Book Image

CentOS 7 Linux Server Cookbook - Second Edition

By : Jonathan Hobson
Book Image

CentOS 7 Linux Server Cookbook - Second Edition

By: Jonathan Hobson

Overview of this book

This book will provide you with a comprehensive series of starting points that will give you direct access to the inner workings of the latest CentOS version 7 and help you trim the learning curve to master your server. You will begin with the installation and basic configuration of CentOS 7, followed by learning how to manage your system, services and software packages. You will then gain an understanding of how to administer the file system, secure access to your server and configure various resource sharing services such as file, printer and DHCP servers across your network. Further on, we cover advanced topics such as FTP services, building your own DNS server, running database servers, and providing mail and web services. Finally, you will get a deep understanding of SELinux and you will learn how to work with Docker operating-system virtualization and how to monitor your IT infrastructure with Nagios. By the end of this book, you will have a fair understanding of all the aspects of configuring, implementing and administering CentOS 7 Linux server and how to put it in control.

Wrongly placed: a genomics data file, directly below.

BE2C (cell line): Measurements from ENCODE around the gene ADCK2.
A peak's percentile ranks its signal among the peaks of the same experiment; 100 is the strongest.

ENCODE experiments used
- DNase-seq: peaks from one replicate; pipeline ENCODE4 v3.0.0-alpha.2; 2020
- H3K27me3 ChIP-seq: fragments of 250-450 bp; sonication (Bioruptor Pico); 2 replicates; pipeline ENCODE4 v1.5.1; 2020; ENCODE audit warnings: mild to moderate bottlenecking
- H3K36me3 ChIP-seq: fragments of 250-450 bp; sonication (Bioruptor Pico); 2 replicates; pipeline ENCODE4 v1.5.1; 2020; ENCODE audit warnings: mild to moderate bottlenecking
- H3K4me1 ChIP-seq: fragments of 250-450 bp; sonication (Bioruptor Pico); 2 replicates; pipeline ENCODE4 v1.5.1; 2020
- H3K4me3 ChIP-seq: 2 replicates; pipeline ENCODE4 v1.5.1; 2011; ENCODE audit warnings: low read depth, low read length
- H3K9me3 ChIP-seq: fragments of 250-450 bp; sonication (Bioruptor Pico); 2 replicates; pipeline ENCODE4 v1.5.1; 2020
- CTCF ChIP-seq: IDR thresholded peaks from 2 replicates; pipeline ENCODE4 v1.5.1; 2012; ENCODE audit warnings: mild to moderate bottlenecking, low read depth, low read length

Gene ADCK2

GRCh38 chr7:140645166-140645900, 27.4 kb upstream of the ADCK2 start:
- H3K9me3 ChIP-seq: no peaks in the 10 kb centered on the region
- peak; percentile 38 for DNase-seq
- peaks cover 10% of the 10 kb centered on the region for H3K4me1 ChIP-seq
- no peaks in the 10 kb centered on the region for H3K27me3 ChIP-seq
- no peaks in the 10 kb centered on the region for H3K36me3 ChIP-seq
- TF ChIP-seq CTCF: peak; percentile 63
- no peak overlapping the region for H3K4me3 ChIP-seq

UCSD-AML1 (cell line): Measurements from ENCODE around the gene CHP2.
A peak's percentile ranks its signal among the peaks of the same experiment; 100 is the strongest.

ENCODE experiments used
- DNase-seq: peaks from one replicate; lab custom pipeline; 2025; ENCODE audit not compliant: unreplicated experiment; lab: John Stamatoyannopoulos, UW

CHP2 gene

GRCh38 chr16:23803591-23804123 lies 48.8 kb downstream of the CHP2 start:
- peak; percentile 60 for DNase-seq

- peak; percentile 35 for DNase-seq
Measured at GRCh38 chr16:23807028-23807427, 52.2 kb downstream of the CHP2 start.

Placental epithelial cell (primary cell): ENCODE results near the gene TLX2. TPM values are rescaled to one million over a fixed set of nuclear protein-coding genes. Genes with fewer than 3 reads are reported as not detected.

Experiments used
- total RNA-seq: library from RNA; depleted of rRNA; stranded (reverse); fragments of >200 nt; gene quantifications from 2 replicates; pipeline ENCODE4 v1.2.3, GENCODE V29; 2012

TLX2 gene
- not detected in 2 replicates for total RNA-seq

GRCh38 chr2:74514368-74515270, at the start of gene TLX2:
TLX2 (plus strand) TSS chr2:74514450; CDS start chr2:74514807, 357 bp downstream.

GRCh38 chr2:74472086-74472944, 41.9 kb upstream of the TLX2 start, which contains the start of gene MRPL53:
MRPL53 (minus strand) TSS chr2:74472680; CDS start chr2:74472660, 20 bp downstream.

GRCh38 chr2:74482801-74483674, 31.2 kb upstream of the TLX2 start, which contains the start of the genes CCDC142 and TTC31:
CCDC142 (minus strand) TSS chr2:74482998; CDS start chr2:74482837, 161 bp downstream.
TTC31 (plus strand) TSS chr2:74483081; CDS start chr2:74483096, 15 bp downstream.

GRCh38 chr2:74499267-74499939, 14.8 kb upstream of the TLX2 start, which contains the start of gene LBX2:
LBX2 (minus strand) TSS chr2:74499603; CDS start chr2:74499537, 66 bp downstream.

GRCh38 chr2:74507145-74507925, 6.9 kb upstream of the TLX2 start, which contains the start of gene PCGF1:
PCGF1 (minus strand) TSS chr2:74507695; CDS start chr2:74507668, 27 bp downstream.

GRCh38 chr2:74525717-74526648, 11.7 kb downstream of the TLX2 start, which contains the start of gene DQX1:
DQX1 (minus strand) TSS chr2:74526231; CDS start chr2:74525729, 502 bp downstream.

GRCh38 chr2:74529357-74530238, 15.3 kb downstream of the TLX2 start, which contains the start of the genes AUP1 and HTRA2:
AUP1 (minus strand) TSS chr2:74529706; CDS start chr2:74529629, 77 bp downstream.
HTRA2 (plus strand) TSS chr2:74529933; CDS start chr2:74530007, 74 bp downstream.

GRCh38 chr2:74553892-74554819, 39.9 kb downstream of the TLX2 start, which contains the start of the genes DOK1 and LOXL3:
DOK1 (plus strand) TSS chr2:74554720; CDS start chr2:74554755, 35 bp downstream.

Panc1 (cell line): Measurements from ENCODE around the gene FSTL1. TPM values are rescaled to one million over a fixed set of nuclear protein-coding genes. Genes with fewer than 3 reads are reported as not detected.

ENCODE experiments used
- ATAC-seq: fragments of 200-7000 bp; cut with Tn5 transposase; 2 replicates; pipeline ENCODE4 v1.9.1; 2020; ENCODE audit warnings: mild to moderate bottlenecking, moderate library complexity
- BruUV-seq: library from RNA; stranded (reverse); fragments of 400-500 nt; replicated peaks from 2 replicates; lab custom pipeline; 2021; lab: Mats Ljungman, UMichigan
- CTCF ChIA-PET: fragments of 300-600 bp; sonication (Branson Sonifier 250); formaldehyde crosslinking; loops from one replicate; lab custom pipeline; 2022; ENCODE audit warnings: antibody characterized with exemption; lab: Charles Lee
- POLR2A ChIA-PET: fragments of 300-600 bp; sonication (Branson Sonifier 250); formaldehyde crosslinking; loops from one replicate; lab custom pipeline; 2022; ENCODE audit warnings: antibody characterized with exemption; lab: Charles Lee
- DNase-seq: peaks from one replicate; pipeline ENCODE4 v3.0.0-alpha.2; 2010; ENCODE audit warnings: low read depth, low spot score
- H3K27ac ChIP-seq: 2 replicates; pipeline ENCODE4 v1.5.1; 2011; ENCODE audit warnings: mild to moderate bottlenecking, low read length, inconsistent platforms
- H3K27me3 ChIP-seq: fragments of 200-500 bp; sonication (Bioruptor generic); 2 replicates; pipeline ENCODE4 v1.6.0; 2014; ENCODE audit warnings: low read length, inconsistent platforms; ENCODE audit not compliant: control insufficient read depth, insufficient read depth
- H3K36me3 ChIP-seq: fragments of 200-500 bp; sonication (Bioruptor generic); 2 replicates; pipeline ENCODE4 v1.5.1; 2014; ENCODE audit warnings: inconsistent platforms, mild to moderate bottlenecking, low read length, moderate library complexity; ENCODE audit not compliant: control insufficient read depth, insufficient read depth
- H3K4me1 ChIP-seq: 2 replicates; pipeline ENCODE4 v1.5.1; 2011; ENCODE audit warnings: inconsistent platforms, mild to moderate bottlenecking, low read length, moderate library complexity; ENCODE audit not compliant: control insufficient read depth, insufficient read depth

Table of Contents (22 chapters)
CentOS 7 Linux Server Cookbook Second Edition
About the Authors
About the Reviewer

Building a secondary (slave) DNS server

To guarantee high-availability in your network, it can be useful to operate more than one DNS server in your environment to catch up with any server failures. This is particularly true if you run a public DNS server where continuous access to the service is crucial and where it is not uncommon to have five and more DNS servers at once. Since configuring and managing multiple DNS servers can be time consuming, the BIND DNS server uses the feature of transferring zone files between the nodes so that every DNS server has the same domain resolving and configuration information. In order to do this, we need to define one primary and one or more secondary or slave DNS servers. Then we only have to adjust our zone file once on the primary server which will transfer the current version to all our secondary servers, keeping everything consistent and up-to-date. For a client it will then make no difference which DNS server they are connecting to.

Getting ready...